The song was released in April 1962, his first single release on United Artists after leaving Mercury, and it remained on the Billboard survey for twenty-three weeks, six of them at #1. In his autobiography I Lived to Tell It All, the singer wrote, "For years after I recorded it, the song was my most requested, and it became what people in my business call a 'career record,' the song that firmly establishes your identity with the public." The B-side, "Sometimes You Just Can't Win", reached No. 17 on the C&W chart.  "She Thinks I Still Care" was one of seven records George would chart in 1962, and in the fall of 1963 he would travel to New York City and perform the song on Jimmy Dean's ABC network show.
#3 - January 22, 2017, 05:50:22 PM
« Last Edit: September 28, 2017, 12:15:38 PM by admin »

Yamaha Korg
George Jones - Love Bug

"Love Bug", also spelled "Lovebug," is a single by American country music artist George Jones. Jones' version, which also features a young Johnny Paycheck on backup vocals and draws heavily from the Bakersfield sound as popularized by Buck Owens, reached #6 on the Billboard Hot Country Singles chart in 1965.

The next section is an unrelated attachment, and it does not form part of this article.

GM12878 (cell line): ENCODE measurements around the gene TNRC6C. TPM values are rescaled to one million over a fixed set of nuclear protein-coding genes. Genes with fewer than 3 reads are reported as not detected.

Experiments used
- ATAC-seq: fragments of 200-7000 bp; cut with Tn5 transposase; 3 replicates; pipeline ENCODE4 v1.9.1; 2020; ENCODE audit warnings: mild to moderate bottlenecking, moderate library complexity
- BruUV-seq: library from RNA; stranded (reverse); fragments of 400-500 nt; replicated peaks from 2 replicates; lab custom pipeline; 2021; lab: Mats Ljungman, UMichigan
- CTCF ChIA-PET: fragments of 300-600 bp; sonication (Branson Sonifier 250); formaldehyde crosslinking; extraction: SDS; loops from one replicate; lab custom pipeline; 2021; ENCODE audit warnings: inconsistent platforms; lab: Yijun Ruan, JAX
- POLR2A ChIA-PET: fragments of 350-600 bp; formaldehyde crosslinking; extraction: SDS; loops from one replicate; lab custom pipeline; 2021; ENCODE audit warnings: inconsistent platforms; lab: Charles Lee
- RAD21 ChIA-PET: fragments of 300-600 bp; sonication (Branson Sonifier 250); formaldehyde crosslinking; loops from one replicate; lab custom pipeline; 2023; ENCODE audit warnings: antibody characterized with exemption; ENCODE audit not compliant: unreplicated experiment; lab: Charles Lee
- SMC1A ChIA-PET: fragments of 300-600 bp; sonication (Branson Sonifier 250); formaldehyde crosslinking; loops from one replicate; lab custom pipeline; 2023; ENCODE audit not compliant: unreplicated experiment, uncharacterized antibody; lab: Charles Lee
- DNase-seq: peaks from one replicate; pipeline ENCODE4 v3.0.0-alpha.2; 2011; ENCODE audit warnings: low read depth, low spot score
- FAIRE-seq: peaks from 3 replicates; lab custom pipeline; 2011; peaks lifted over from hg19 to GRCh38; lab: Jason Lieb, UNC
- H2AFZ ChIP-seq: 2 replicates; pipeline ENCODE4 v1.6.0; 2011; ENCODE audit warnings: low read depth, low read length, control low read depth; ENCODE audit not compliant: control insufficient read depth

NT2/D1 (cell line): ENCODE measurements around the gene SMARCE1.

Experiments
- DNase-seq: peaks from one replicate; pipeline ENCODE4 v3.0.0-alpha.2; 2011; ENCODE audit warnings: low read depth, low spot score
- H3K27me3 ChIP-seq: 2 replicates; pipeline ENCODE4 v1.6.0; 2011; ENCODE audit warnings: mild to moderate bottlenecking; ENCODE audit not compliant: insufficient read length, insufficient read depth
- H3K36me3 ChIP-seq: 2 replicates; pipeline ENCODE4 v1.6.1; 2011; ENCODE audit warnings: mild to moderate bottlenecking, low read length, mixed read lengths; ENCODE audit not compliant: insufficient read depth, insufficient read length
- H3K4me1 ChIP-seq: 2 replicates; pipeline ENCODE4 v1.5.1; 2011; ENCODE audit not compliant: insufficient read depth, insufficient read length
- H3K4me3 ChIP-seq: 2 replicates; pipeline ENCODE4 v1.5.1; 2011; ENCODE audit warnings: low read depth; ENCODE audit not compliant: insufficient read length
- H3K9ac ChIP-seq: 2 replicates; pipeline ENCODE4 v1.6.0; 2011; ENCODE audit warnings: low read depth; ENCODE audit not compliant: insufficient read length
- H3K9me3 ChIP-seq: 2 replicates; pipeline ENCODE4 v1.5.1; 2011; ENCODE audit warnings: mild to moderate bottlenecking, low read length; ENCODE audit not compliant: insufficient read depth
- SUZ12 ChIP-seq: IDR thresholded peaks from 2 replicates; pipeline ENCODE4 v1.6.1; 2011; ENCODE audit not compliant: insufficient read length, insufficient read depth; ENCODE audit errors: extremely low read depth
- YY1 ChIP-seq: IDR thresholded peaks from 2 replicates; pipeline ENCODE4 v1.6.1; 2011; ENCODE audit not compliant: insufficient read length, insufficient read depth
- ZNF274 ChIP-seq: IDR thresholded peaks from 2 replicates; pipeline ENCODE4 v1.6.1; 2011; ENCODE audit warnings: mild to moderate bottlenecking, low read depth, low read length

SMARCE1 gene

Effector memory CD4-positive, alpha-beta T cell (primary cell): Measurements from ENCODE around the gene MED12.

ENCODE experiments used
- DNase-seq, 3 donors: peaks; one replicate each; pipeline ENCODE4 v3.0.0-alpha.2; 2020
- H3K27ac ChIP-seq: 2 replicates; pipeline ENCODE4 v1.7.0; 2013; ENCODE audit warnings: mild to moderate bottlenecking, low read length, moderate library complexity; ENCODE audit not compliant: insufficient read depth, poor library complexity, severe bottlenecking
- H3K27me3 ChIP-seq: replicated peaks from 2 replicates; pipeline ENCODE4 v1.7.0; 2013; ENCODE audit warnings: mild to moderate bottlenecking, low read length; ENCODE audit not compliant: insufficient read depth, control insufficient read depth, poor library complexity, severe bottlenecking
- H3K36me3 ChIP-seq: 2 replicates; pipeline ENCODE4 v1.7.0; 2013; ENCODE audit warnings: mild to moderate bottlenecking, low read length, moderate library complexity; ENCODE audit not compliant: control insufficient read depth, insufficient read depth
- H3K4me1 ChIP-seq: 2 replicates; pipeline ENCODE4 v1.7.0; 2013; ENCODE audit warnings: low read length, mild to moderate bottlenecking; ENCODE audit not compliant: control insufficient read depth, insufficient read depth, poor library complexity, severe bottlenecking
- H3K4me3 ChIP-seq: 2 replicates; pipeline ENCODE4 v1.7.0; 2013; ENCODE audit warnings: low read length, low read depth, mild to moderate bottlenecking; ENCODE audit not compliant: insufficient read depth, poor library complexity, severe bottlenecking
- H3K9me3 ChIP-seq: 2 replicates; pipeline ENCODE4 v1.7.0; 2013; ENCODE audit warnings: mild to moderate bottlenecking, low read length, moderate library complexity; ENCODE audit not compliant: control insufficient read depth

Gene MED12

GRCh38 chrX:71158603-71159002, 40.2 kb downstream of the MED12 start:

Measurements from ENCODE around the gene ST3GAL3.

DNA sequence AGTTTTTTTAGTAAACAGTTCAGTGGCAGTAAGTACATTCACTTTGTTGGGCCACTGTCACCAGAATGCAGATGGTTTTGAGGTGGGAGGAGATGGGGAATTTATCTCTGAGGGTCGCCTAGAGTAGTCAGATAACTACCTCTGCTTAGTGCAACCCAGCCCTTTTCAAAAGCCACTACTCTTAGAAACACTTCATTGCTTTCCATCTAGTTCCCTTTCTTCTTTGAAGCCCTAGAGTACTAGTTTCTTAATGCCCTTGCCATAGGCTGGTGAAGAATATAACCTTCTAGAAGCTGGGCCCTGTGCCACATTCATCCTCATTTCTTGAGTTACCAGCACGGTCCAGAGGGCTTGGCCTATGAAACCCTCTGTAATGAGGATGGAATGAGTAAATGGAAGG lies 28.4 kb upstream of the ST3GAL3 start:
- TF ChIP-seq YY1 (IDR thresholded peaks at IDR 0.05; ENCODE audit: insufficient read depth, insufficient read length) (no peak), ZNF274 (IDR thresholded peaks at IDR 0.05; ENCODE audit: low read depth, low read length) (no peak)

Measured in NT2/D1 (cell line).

By 1965, one of the few other country singers who was as hot as Jones on the country charts was Buck Owens, who had helped establish Bakersfield as an alternative to Nashville as a country music center.[citation needed] The Bakersfield sound was seen as having more bite than the more tepid Nashville sound, and a rivalry soon sprouted; in the 2001 documentary series Lost Highway music journalist Chet Flippo states, "I think that Nashville felt that Bakersfield was a bad smell that they wished would go away.

It really had nothing to do with the scene in Nashville but country radio loved that music, so there was a certain co-existence that had to go on."[citation needed] This rivalry extended to Jones and Owens; although they would always remain friends, during the occasions in which they toured together in the early days they often argued about who would close the show, with Jones recalling in his autobiography I Lived to Tell It All that he "was resentful because Buck's home in Bakersfield did not make him part of the Nashville family."

"Love Bug" was written by Wayne Kemp and Curtis Wayne. Lyrically, the song celebrates the giddiness of new love that's "got the whole world shook up."[citation needed] Musically, the song is an unmistakable nod to the Bakersfield sound, from the treble on the guitars to George's elongated delivery at the start, "Oh...that...little bitty teeny weeny thing they call the love bug," which is reminiscent of Owens hits like "Love's Gonna Live Here" and "I've Got a Tiger By the Tail".